Some years back, I was snapping at my wife and children, choking down my food at mealtimes, and feeling irritated at those unexpected interruptions through the day. Before long, things around our house reflected the pattern of my hurry-up style.

After supper one evening, the words of one of our daughters gave me a wake-up call. She wanted to tell me something important that had happened to her at school that day. She hurriedly began, “Daddy-I-wanna-tell-yousomethin’-and-I’ll-tell-you-really-fast.”

Realizing her frustration, I answered, “Honey, you can tell me . . . and you don’t have to tell me really fast. Say it slowly.”

I’ll never forget her answer: “Then listen slowly.”

I’ll never forget her answer: “Then listen slowly.”

I had taken no time for leisure. Not even at meals with my family. Everything was fast-moving and uptight.

Fighting The "Busy" Urge

We’ve been programmed to think that fatigue is next to godliness, haven’t we? That the more exhausted we are (and look!), the more spiritual we are. We applaud those with insane schedules for their many accomplishments.

Yet when I look at the life of Christ, I find no evidence that he embraced such a theory. In fact, I find the opposite. On several occasions, although surrounded by needs, we see Jesus deliberately taking a break. He got away from the demands of the public and relaxed with his disciples.

His was a life of accomplishing everything the Father sent him to do, but he did so without neglecting times of rest.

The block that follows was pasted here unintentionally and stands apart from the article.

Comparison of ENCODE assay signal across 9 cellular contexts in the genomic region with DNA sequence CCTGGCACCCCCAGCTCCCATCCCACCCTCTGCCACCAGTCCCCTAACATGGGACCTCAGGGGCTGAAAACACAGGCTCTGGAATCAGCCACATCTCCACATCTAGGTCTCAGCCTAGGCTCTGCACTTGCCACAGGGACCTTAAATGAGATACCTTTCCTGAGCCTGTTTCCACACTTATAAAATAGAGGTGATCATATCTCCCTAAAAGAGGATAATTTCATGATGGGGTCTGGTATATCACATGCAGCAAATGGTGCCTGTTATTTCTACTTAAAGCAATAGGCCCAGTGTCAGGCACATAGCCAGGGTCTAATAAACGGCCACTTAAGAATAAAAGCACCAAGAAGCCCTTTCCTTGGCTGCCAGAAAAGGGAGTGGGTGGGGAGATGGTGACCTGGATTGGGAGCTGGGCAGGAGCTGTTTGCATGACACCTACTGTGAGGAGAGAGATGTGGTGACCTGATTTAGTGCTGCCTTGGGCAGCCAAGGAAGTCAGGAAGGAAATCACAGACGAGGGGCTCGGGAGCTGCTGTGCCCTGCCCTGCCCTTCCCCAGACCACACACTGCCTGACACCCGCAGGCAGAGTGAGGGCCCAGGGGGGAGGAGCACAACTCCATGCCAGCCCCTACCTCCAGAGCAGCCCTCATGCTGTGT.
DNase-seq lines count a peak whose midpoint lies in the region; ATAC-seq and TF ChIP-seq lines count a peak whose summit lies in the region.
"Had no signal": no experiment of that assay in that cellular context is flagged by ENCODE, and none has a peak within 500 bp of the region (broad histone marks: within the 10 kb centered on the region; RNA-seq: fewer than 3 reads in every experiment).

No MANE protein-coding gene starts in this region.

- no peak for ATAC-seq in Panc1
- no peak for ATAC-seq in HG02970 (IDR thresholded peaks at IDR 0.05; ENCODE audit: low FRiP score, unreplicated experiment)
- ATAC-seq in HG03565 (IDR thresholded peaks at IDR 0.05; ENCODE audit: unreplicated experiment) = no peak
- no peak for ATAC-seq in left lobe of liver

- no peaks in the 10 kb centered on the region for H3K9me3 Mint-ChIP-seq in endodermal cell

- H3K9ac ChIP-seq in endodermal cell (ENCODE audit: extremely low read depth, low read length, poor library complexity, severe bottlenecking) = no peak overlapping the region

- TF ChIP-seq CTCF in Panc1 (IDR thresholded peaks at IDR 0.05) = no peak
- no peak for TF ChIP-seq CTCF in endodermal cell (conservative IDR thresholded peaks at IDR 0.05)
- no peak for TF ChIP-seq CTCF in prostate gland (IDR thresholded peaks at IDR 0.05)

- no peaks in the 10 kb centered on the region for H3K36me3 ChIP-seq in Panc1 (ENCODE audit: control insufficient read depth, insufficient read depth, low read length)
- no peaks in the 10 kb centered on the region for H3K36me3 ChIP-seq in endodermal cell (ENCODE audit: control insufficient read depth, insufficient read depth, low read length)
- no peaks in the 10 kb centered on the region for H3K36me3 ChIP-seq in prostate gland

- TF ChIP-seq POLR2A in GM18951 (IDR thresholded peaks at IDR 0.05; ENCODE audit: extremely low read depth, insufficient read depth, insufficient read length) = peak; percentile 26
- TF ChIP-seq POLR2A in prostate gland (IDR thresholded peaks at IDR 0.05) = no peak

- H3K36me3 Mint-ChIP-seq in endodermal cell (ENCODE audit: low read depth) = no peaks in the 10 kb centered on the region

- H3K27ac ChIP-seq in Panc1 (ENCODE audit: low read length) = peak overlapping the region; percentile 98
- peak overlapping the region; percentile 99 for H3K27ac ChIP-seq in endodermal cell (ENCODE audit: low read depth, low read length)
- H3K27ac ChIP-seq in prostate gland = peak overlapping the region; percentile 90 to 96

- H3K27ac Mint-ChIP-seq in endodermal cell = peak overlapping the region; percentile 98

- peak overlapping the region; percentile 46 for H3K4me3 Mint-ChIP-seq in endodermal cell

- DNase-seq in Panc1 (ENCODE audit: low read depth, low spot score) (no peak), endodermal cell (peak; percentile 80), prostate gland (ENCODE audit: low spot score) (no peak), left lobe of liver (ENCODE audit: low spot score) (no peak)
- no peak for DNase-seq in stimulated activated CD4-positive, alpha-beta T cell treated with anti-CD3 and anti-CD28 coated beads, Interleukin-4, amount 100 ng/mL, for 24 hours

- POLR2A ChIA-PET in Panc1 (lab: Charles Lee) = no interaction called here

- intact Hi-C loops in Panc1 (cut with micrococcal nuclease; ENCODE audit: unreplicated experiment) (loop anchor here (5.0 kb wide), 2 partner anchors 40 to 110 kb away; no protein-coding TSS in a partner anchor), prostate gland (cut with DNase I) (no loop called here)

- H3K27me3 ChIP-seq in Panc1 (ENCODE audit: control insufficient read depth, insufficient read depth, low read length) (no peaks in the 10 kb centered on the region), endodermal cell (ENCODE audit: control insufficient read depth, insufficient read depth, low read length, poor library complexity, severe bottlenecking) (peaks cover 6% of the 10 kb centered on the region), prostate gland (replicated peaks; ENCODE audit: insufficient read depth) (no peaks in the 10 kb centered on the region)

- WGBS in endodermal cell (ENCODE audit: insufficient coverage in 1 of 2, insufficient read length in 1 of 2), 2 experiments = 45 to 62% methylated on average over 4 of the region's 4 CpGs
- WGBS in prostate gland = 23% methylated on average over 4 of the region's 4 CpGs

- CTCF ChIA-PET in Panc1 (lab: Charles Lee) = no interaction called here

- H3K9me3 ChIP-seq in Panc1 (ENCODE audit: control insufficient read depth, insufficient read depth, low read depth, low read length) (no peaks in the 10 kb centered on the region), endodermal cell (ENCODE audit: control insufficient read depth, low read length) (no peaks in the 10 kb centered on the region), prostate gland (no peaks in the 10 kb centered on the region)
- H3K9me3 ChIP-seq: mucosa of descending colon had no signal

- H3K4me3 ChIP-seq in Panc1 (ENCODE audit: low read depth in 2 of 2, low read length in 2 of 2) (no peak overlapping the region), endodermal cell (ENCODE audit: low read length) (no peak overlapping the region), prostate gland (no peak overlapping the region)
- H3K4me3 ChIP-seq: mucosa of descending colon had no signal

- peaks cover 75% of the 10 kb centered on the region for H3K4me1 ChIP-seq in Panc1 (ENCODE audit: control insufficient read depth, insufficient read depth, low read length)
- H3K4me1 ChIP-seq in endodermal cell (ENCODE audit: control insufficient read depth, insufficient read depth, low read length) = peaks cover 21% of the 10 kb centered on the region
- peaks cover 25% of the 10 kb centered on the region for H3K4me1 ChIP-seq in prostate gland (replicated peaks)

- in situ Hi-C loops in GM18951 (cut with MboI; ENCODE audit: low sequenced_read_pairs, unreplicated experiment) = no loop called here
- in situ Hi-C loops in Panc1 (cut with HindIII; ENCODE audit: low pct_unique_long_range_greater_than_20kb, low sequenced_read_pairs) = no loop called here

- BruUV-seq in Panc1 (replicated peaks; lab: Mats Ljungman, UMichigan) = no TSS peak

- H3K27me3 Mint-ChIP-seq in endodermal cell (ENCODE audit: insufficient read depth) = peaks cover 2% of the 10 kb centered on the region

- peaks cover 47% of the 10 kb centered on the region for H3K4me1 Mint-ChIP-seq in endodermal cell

His was a life of accomplishing everything the Father sent him to do, but he did so without neglecting times of rest.  And if that is the way he lived, it makes good sense for you and me to live that way too.

In Paul’s letter to the Ephesians, he told his readers to be “imitators of God” (5:1). Our task is to mimic him. And if we take a look at Genesis, we find God resting at least one-seventh of the time. He did not do so because he was exhausted after creating the world. Omnipotence never grows tired! He hadn’t run out of ideas. He easily could have made more worlds, created infinite numbers of life forms, and multiplied the galaxies.

But he didn’t. He deliberately stopped.

He spent an entire day resting. In fact, he blessed that seventh day, setting it apart as special—something he did not do with any other day. By doing so, he made rest a priority.

We need his help to live that way, don’t we? He underscored that priority when he led the psalmist to write, “Be still, and know that I am God” (Ps. 46:10).

Lord God, we find ourselves running in a tight radius, like a rat in a sewer pipe. Our world has become too small, too routine, too grim. Remind us that we are not rats, we are sheep. You have made us whole people who are free to think and relax in leisure, not slaves chained to a schedule. Enable us to break loose! Show us how to “listen slowly.” Give us the courage to start today and the hope we need to stay fresh tomorrow.

May we become like your Son, committed to the highest standard of excellence, both at work and rest, devoted to your will, easy to live with, at peace within.

In his strong name we pray.

About the Contributors

Charles R. Swindoll

Charles R. Swindoll has devoted his life to the accurate, practical teaching and application of God’s Word and His grace. A pastor at heart, Chuck has served as the founder and senior pastor-teacher of Stonebriar Community Church in Frisco, Texas. His leadership as president and now Chancellor Emeritus of Dallas Theological Seminary has helped prepare and equip a new generation for ministry. Chuck and his wife Cynthia, have four grown children, ten grandchildren, and two great-grandchildren.